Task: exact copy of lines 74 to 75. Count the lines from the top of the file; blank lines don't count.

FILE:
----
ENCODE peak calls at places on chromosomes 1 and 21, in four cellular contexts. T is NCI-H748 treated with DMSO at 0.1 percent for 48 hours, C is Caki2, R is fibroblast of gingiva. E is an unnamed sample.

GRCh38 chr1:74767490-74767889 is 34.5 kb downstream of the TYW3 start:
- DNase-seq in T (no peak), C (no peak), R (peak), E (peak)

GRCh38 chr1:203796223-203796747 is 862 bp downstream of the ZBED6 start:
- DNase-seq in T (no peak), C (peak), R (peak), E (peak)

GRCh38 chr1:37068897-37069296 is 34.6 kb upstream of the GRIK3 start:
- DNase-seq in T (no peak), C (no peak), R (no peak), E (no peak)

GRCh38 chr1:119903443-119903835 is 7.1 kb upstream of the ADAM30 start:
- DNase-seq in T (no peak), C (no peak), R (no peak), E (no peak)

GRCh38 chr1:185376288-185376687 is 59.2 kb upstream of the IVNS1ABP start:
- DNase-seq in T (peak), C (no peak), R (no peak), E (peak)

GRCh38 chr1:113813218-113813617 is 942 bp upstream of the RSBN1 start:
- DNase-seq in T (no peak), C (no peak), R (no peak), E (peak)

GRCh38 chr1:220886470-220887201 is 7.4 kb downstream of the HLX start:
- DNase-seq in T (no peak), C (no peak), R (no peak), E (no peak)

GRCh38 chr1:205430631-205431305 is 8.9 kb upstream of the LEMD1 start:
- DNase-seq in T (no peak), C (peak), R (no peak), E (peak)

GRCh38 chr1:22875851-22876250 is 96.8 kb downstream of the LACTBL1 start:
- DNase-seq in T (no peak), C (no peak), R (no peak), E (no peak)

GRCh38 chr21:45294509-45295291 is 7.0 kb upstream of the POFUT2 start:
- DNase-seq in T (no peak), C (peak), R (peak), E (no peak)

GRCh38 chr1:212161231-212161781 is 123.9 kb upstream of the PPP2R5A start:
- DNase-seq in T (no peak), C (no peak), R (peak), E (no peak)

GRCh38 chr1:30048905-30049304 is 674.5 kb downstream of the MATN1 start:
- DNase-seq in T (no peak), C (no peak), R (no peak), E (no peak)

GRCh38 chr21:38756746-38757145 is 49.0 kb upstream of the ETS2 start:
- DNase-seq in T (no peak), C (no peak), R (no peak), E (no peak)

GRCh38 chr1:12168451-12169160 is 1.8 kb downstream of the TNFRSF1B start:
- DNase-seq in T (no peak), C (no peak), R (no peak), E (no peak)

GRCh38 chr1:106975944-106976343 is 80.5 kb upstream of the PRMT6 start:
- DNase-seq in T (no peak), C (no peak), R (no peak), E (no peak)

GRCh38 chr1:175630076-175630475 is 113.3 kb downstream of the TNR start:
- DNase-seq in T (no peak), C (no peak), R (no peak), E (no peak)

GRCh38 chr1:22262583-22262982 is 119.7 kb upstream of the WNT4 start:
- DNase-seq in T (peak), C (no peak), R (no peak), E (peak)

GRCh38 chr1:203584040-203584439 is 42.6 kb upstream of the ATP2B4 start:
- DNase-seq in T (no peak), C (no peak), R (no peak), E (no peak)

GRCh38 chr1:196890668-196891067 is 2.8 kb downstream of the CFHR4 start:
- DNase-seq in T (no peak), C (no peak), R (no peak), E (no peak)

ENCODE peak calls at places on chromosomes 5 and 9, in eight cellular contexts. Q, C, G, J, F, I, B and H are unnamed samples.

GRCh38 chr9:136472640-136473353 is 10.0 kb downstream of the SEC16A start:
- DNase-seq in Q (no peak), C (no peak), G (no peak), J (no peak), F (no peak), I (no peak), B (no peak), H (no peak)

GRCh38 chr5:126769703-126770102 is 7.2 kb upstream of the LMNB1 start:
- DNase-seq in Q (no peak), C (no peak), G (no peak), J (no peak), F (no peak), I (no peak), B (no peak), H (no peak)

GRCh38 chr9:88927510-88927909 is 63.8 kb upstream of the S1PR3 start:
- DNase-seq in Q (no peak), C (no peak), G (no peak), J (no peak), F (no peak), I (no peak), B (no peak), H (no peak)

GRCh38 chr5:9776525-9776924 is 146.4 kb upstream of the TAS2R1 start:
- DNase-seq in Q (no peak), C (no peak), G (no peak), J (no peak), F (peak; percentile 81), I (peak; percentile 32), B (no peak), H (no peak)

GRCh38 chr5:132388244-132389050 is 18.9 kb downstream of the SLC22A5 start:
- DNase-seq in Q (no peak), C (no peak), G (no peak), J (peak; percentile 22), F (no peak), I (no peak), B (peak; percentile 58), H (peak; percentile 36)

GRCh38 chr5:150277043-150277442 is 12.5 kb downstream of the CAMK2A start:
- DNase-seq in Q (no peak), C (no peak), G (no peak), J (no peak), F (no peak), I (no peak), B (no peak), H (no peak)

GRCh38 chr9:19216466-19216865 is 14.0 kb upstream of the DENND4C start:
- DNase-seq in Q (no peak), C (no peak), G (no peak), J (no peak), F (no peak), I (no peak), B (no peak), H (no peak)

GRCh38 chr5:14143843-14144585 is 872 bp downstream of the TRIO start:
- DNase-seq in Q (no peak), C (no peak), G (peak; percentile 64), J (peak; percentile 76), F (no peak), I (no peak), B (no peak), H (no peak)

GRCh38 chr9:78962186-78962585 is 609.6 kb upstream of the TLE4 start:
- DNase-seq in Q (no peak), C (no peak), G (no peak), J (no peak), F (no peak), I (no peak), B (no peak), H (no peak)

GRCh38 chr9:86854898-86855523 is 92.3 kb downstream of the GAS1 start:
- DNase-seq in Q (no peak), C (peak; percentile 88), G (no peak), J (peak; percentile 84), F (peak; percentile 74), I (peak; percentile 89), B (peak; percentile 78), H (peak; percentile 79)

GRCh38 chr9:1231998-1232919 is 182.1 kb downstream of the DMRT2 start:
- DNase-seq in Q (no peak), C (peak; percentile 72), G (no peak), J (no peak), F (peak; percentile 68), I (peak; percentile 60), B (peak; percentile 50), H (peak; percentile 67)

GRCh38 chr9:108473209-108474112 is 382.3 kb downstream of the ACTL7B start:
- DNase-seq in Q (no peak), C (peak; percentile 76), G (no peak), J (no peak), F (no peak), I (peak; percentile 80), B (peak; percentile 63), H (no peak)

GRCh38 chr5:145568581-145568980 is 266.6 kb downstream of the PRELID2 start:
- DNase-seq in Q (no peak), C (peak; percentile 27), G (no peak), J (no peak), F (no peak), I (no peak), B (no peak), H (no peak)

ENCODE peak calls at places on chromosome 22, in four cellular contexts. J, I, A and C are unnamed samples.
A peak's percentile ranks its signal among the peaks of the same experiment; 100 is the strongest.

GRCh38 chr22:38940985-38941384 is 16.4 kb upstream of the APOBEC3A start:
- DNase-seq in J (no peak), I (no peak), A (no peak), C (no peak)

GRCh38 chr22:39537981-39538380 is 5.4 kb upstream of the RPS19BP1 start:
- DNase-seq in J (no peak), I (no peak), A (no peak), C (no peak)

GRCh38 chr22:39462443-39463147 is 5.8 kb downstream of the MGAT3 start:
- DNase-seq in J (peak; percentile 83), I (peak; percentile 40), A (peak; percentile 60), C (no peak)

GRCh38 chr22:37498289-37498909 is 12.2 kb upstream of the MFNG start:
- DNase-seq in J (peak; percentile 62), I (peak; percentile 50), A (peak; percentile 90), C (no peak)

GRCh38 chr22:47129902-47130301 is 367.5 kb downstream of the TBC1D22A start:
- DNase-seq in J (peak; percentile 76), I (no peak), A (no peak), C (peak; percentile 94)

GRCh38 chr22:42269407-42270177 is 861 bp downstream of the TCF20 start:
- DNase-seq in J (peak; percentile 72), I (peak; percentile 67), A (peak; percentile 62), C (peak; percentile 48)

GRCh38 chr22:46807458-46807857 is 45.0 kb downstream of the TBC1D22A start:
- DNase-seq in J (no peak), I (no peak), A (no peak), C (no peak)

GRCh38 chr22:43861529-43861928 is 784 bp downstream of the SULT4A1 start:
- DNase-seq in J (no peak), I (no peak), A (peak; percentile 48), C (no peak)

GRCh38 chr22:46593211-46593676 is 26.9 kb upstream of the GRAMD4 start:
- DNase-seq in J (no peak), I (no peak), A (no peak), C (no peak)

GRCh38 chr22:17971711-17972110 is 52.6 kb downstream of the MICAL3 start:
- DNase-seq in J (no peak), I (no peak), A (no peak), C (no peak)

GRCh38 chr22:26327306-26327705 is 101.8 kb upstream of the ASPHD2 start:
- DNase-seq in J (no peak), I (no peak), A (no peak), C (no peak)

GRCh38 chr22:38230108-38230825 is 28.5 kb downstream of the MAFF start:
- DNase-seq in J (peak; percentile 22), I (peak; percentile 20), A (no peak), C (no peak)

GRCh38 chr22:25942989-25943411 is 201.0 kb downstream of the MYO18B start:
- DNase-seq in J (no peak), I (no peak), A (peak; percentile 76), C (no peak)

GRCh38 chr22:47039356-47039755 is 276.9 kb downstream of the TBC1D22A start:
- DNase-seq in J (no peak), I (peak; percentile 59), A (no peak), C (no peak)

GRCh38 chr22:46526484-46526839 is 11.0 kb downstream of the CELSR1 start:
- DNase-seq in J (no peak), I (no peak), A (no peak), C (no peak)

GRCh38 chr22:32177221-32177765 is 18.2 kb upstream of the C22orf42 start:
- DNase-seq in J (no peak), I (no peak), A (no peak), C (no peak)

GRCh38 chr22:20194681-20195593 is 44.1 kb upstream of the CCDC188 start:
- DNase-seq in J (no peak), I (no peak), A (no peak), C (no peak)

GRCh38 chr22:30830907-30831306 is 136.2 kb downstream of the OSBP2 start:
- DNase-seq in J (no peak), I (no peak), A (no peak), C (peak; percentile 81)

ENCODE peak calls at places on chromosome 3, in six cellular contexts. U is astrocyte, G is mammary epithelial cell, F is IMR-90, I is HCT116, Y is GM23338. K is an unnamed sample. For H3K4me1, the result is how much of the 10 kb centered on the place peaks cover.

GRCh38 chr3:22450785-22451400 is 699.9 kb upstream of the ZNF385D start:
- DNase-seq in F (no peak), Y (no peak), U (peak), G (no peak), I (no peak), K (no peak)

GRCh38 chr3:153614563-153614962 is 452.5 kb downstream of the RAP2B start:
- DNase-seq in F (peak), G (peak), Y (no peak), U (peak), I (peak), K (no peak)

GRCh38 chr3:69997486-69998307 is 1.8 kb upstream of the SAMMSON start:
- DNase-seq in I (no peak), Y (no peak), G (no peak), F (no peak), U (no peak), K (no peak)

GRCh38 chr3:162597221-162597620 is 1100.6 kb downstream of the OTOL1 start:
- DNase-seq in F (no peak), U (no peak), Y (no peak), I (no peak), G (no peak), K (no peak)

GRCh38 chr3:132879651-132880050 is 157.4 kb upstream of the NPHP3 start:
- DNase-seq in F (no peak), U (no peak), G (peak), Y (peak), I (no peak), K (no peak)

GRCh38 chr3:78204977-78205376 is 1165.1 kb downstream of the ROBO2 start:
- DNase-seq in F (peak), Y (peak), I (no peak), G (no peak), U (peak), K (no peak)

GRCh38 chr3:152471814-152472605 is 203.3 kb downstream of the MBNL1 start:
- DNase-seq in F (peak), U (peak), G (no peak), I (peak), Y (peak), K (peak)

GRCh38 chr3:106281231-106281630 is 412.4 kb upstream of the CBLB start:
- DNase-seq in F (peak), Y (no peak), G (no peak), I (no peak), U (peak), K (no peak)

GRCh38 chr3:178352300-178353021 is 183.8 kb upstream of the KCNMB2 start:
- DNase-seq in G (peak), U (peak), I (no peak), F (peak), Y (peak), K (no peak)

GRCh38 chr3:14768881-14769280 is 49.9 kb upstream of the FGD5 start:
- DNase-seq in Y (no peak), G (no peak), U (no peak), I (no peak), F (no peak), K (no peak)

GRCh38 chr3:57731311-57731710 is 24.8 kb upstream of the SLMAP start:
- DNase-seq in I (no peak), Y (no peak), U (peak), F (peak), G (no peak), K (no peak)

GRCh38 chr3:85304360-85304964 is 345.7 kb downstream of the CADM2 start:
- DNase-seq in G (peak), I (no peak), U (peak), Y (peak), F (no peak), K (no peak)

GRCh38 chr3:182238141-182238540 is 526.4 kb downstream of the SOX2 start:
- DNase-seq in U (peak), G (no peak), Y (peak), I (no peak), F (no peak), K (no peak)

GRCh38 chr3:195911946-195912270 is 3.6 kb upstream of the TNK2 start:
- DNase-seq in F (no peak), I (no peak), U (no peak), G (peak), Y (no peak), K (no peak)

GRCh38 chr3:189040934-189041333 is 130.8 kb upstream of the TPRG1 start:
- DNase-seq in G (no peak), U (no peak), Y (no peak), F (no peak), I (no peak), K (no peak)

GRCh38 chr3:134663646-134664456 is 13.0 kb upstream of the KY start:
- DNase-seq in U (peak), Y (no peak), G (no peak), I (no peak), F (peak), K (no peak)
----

- DNase-seq in J (peak; percentile 83), I (peak; percentile 40), A (peak; percentile 60), C (no peak)

GRCh38 chr22:37498289-37498909 is 12.2 kb upstream of the MFNG start: